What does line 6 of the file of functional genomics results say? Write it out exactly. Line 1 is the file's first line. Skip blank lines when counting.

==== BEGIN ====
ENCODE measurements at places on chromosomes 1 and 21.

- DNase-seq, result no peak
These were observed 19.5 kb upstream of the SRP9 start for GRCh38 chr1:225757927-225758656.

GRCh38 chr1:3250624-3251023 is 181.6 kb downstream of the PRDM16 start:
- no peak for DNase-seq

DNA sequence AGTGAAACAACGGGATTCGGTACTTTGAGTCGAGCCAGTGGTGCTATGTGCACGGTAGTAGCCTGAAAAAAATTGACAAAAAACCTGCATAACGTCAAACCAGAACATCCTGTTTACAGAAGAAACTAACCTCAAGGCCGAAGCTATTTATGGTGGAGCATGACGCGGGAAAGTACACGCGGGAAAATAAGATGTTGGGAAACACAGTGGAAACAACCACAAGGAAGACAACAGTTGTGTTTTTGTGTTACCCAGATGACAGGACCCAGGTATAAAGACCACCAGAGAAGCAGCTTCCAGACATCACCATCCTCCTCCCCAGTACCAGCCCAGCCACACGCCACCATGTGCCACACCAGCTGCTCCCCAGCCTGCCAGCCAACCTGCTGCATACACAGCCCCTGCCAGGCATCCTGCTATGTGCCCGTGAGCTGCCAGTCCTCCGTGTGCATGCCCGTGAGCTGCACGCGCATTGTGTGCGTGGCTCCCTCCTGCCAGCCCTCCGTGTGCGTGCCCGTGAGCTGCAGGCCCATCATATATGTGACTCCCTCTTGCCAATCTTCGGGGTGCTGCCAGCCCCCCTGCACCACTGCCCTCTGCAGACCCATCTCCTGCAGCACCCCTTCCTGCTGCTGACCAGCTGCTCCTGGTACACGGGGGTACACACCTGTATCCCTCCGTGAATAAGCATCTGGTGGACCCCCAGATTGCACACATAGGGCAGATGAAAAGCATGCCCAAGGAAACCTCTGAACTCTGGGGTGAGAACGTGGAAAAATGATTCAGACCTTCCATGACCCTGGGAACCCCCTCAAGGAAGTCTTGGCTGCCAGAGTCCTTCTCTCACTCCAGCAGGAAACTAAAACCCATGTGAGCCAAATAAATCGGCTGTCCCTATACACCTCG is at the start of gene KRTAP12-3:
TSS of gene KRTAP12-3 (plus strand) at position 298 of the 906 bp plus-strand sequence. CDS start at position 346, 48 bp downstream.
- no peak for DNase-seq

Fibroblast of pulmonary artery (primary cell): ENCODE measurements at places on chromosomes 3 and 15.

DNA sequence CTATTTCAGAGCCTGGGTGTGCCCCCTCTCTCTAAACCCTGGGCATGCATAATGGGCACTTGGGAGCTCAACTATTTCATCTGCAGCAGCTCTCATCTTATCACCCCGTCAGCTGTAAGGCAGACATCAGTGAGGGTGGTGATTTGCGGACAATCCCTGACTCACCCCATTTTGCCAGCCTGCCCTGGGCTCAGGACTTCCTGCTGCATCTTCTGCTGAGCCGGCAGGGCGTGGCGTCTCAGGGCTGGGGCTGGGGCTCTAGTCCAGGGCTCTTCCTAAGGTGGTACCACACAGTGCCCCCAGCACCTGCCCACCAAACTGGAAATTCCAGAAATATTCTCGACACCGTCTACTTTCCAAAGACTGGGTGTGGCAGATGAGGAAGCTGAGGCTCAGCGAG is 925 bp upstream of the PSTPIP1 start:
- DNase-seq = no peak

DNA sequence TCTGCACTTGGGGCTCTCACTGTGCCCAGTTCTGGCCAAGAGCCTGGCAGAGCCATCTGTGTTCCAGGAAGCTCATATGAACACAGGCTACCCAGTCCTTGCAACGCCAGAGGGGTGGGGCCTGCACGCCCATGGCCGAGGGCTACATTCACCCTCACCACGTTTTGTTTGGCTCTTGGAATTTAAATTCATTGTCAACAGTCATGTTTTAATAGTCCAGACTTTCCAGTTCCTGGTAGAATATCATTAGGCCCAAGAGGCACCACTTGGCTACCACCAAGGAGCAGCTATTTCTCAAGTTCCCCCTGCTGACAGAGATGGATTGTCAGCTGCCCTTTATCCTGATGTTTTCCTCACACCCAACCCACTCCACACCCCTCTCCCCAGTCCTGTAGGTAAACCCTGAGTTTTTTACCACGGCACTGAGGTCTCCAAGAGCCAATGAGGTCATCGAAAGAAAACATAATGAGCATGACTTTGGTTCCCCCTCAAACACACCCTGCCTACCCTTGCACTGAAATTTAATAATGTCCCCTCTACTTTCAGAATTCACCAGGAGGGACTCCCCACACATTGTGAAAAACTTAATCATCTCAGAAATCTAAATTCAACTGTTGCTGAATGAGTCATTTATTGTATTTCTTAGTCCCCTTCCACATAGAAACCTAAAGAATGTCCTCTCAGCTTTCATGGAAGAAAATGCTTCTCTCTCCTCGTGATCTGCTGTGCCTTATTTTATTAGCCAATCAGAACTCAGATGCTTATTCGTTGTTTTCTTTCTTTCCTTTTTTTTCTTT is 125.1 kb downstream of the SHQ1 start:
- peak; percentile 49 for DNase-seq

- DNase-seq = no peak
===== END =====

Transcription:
DNA sequence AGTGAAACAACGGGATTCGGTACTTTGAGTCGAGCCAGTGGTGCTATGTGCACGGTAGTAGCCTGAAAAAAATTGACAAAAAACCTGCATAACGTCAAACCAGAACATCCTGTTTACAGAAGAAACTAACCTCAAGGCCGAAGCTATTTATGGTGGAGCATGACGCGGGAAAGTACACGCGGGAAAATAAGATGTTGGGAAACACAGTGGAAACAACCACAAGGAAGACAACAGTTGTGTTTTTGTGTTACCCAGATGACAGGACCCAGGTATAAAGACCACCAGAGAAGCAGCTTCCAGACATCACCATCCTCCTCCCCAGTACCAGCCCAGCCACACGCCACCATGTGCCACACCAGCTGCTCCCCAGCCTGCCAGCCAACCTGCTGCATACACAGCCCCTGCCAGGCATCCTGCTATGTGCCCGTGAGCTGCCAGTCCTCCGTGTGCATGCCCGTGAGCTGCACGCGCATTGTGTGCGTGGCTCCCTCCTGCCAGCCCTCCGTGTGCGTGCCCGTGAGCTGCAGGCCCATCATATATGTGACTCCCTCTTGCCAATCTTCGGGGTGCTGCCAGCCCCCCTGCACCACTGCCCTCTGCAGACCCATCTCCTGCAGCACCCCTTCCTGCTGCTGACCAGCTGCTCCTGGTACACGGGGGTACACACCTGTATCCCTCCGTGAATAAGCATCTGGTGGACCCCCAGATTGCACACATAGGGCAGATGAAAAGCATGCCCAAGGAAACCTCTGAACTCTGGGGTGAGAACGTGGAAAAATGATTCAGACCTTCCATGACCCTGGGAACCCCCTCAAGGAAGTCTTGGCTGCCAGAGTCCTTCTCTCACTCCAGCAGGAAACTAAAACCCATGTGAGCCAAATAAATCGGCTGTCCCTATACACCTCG is at the start of gene KRTAP12-3: